The main benefits which students identify are as follows:
- Provides students with a better understanding of American society.
- Provides an opportunity to take a variety of courses not available at their home institution.
- Exposes students to the American system of education.
- Increases enthusiasm for American Studies.
- Prepares students for modules in American Studies at their home institution after their return from their period of study at an American university.
- Increases students’ self-confidence and self-reliance.
Typical student comment on the above points from University of Nottingham students in reports after their period of Study Abroad are as follows:
‘My time at the University of Illinois gave me a far clearer insight into various aspects of American society than I had before. I had many preconceived ideas. My time in America immeasurably improved my understanding of American culture. I was surprised to discover just how different American people are compared to the British. Living in a multicultural hall helped me to appreciate the unbelievable social and racial pollination which has helped to form the United States.’
‘Growing Up in America was a very interesting class, led by a charismatic instructor, which was based around class discussion of various pieces of American literature, with the theme of youth in the USA.”Three-quarters of the students in the course on Race and Cultural Development in American Life were non-white Americans. The personal experiences of the students in the class made it very interesting.”Juvenile Delinquency was an incredibly stimulating course, as it gave a deeper understanding of issues which are inextricably entwined into American culture.’
‘I was impressed with the overall system of accumulating credits in a diverse range of subjects. While it obviously lacks the intensity of focus of the English format I found the opportunity to study a wide spectrum of subjects appealing. Something which irritated me was that students put up their hands throughout lectures to make ridiculous points or to ask stupid questions. I found this irritating, though teachers there encourage such interruptions. The constant workload made me vastly improve my organisational skills and discipline, unlike the English system, which leaves the student to organise themselves.”I was not enthralled by the teaching methods. There was continuous assessment in all modules, which comprised doing a lot of small pieces of work, and they seemed far more interested in facts and figures rather than broader ideas and developments. The courses which I took were extremely interesting and furthered my knowledge of American Studies greatly, as well as offering me an insight into their university system.’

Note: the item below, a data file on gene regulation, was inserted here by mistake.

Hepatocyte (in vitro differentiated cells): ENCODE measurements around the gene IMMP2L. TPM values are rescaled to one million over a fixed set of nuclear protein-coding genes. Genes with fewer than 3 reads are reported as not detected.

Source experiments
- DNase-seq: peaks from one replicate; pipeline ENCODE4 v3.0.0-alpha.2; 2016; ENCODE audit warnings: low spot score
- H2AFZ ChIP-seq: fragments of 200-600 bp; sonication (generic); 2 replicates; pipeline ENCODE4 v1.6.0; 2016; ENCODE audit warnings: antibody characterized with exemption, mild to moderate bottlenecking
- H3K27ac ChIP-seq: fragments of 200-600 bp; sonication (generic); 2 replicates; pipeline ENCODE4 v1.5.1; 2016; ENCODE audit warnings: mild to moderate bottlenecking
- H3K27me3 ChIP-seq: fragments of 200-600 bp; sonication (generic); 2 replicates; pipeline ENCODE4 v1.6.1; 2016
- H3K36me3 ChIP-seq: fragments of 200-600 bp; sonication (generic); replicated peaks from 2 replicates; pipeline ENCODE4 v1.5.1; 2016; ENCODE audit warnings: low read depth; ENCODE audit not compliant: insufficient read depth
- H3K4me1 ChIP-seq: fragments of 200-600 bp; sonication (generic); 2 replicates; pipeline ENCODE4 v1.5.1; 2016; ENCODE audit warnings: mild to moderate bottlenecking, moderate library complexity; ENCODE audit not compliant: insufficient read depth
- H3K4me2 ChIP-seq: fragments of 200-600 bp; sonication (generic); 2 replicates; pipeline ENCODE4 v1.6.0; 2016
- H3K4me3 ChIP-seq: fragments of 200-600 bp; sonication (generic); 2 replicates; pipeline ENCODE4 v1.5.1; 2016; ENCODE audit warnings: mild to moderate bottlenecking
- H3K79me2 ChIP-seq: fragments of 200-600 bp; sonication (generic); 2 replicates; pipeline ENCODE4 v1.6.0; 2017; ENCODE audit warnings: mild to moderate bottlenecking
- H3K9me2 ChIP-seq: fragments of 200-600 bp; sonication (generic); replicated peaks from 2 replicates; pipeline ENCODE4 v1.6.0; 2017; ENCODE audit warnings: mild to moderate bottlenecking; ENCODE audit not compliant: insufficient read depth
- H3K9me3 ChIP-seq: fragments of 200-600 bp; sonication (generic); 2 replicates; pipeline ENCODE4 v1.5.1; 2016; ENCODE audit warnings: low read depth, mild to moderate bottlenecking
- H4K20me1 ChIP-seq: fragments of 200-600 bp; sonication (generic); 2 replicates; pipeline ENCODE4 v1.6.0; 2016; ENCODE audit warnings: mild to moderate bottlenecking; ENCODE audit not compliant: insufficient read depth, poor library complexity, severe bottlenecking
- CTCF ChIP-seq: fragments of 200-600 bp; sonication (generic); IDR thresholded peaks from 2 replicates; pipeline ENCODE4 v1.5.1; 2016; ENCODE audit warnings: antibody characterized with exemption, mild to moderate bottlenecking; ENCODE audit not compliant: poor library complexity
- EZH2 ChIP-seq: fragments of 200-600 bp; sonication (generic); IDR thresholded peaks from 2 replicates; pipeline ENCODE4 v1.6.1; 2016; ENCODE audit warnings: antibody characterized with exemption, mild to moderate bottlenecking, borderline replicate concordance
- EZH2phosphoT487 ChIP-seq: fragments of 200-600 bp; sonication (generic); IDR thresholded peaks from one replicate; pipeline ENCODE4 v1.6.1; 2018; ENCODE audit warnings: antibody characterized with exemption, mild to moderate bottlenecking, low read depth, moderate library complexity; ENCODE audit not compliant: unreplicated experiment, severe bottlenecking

‘My time in America has fueled my enthusiasm for my studies back home. The greater appreciation of what makes Americans and America “tick” will allow me greater insight into American Studies and has considerably spurred my enthusiasm for the subject. I have come back and now feel excited about the courses which I am about to take. American Studies has become a reality.’
‘To be actually in America and to witness American culture was fantastic. I feel that I am better prepared for my courses at Nottingham, because I can draw from my Study Abroad experience. I feel that I will be better prepared to deal with my American Studies courses now, having got so much information there. I now have a reference point, which I can use to build on from the people whom I met, their attitudes and the lives which they led.’
‘I have definitely become much more independent because of my time in America. I had to make important decisions by myself. Moreover, I had to meet and integrate with a vast array of people from completely different cultures. Finding my way around airports and travelling to places like New York has helped me to develop as a person, which, although it may sound corny, is nevertheless true. I feel that the time abroad has increased my level of independence which will no doubt benefit me throughout the rest of my degree and in my search for a job after graduation.’
Exchange Programmes Talk Shop
At the BAAS conference in Glasgow in 1999, a lunch-time Exchanges Programme Talk Shop was put on the conference programme. This proved to be interesting and useful, and the experiment was continued at the BAAS conference at Swansea in 2000 and Keele in 2001. A report of the Exchange Programmes Talk Shop at the Keele conference may be read in the Spring/Summer, 2001, edition of American Studies in Britain, the BAAS Newsletter. It is hoped that the tradition of a lunchtime Exchanges Programmes Talk Shop has now become established as a fixture at BAAS conferences and that it will continue at the BAAS conference at Oxford in 2002.